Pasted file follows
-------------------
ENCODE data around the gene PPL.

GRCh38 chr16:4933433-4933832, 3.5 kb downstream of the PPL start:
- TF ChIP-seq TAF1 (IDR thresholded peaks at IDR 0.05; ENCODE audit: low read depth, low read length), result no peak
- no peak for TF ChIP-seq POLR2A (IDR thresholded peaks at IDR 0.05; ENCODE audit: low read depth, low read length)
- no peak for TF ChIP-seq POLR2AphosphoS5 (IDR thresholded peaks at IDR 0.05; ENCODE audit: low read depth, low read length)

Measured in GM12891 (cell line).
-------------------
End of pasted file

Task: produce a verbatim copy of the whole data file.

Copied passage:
ENCODE data around the gene PPL.

GRCh38 chr16:4933433-4933832, 3.5 kb downstream of the PPL start:
- TF ChIP-seq TAF1 (IDR thresholded peaks at IDR 0.05; ENCODE audit: low read depth, low read length), result no peak
- no peak for TF ChIP-seq POLR2A (IDR thresholded peaks at IDR 0.05; ENCODE audit: low read depth, low read length)
- no peak for TF ChIP-seq POLR2AphosphoS5 (IDR thresholded peaks at IDR 0.05; ENCODE audit: low read depth, low read length)

Measured in GM12891 (cell line).